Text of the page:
Bob Newhart is taking the wheel at the seventh annual Boca Raton Concours d’ Elegance gala.
The three-day event starting Feb. 22 fulfills the need for speed, with a collector car and memorabilia auction, seminar, art show and dedication for the 50th anniversary of Lamborghini. Last year, the car-lover magnet was hosted by Dana Carvey and raised more than $1 million for the Boys & Girls Club of Broward County.
We spoke to the beloved actor-comedian, 83, who entertained home audiences over two decades in two long-running sitcoms, The Bob Newhart Show and Newhart, playing a put-upon psychologist and innkeeper, respectively.
Are you a big fan of cars in general? Besides the charity angle, what intrigued you about the Concours?
I remember Jay Leno did the gala two years back and told me I’d love it, that it’s great fun. I don’t love cars, but I’ve had them, you know. My wife [ Ginny] and I just celebrated our 50th wedding anniversary and as a present I was going to get her one of each: every stock car we ever owned together. A Thunderbird, a Lincoln, a custom Cadillac station wagon. But my wife is much more practical than I am. She said, ‘Where are we going to put them all?’ Maybe I can borrow some space from Leno.
Are you excited to get out of Los Angeles and come to subtropical South Florida?
I love getting there but not getting there, if you know what I mean. The travel is the hard part. I like the 777 planes, they’re bigger. Not the 787s so much. They keep saying they are having some ‘teething problems,’ and I don’t really want to hear that. I think these are a little bigger than teething problems! I can understand why people don’t want to fly anymore.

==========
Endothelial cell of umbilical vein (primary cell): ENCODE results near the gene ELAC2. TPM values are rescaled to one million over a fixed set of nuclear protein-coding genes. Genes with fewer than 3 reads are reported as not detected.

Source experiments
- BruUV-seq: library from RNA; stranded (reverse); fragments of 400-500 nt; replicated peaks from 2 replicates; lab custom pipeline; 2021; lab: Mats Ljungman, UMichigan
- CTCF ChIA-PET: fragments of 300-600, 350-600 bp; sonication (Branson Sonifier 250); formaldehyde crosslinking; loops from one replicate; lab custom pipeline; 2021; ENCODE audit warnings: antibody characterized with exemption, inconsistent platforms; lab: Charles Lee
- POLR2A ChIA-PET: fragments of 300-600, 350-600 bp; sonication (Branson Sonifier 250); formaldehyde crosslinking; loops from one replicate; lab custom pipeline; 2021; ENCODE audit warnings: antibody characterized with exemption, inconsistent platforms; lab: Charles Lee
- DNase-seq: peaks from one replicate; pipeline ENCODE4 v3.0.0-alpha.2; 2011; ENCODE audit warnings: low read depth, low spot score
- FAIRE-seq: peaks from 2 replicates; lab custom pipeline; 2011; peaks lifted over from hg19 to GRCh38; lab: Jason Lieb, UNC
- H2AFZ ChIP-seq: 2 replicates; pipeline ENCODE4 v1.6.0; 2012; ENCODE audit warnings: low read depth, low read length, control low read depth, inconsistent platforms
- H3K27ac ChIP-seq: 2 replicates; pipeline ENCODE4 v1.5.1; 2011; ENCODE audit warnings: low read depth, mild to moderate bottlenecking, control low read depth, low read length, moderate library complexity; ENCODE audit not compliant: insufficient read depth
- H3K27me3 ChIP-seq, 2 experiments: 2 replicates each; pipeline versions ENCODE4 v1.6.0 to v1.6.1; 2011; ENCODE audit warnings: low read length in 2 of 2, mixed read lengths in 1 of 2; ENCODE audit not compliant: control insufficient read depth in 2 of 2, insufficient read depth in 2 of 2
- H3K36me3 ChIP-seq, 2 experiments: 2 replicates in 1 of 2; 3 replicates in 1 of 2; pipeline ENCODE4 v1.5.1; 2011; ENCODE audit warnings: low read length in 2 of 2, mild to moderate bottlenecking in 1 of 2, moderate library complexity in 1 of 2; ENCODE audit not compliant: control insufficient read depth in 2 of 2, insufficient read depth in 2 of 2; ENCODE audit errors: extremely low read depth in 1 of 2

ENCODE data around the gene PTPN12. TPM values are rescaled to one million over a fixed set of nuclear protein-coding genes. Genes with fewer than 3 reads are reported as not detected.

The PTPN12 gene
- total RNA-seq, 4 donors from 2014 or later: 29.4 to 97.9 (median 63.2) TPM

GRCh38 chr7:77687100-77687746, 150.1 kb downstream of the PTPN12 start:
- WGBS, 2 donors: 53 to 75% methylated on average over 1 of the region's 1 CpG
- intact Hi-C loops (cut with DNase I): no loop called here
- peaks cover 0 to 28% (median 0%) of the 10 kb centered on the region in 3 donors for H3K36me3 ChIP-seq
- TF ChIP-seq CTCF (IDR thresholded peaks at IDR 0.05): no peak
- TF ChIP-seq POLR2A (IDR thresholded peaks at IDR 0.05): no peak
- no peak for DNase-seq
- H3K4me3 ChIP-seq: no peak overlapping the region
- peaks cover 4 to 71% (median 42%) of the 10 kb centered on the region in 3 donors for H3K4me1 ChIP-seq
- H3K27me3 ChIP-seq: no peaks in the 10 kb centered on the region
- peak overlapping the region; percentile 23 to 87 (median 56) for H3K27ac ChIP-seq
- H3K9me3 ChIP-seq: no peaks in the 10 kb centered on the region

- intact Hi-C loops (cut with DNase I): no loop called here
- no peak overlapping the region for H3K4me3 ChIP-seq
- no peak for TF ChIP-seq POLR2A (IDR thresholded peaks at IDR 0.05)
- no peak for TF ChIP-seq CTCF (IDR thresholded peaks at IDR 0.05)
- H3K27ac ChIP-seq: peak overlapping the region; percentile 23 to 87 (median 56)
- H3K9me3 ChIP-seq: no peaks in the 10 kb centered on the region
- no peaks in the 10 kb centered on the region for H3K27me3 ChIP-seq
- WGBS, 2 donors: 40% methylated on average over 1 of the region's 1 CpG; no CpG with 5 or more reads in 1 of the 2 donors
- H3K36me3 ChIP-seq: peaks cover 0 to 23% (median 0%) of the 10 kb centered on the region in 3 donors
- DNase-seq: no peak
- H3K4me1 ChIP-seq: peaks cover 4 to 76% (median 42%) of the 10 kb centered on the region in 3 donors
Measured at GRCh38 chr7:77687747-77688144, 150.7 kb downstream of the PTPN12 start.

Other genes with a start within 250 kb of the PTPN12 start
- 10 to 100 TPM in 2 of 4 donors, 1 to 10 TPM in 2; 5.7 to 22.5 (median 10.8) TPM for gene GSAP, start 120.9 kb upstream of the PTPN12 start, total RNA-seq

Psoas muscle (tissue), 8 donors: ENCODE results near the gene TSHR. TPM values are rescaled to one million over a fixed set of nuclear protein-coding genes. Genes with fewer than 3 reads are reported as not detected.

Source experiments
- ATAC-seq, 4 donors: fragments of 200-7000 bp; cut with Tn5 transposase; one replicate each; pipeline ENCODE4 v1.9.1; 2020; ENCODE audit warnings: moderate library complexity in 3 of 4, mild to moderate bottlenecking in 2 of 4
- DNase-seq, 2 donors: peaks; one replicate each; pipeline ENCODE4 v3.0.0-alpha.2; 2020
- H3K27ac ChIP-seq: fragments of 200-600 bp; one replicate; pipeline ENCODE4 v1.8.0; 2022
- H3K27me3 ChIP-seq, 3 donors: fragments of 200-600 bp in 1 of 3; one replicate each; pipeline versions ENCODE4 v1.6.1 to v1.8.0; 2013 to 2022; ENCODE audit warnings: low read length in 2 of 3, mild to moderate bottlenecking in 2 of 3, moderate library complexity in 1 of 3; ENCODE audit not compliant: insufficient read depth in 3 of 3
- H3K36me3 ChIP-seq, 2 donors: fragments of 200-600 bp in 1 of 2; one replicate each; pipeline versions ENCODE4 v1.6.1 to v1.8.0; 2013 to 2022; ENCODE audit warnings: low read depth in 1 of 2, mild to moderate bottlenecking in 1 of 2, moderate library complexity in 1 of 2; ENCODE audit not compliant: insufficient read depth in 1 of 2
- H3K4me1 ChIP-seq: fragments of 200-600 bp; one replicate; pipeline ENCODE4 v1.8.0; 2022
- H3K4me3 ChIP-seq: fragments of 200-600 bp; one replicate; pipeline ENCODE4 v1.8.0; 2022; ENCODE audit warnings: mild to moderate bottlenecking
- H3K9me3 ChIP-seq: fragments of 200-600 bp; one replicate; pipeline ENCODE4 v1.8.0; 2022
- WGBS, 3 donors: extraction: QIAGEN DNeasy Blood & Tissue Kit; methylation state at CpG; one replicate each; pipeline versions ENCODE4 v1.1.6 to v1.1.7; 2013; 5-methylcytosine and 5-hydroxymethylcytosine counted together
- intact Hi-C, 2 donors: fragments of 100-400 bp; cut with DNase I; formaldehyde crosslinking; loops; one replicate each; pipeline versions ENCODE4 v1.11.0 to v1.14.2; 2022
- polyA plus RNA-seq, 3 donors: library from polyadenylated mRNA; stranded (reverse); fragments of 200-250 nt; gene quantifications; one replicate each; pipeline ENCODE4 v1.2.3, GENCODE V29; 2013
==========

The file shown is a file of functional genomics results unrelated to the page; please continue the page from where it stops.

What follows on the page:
Do you watch any of today’s sitcoms?
Not really. Most of the shows have that canned laugh track that sort of trails off. The minute I hear it I turn to some other show. It’s not how I grew up. [ I Love] Lucy, All in the Family, Mary Tyler Moore, us. We all did it in front of a live audience, and there was a certain danger to it. You were asking them, ‘Do you think this is funny?’ It was like learning a new play every week, and I think the result was better writing and better performing.
Do you think it’s easier or harder now for comedy writers?
Easier. They don’t have to write as funny. They can make it sound hysterical no matter how bad a joke is. Someone walks in a door and says ‘Hi’ and the whole audience busts out laughing. You’re at home saying, ‘That’s not funny!’
You must have such great memories from being on TV for so many years.
I do keep in touch with the old gang. I spent more time with them sometimes than I did with my own family. Bill Daily is out in Albuquerque now so him not as much. Many are no longer with us — Suzanne [Pleshette], Tom Poston, John Fiedler, Mary Frann. That’s kind of the sad part.
How did you get on board doing the cameo [as an evil CEO] in “Horrible Bosses?”
They sent me the finished movie. I watched it, which is sometimes better than reading a script. I thought it was very funny. And I liked that I got to work together with Jason [ Bateman] again. He played the part of my son in TV’s George & Leo, which was unsuccessful. Then he went on to do Arrested Development and has this great movie career now.
What other news do you have?
Well, I have this interesting project, taking place May 31 in Las Vegas. My friend Don Rickles and myself are going to appear together for the first time on stage. We had thought about doing something together, maybe The Odd Couple or Sunshine Boys. But no. We’ll talk about our lives, traveling, then we’ll open it up to a Q&A from the audience. I’m really looking forward to it. That should be a kick!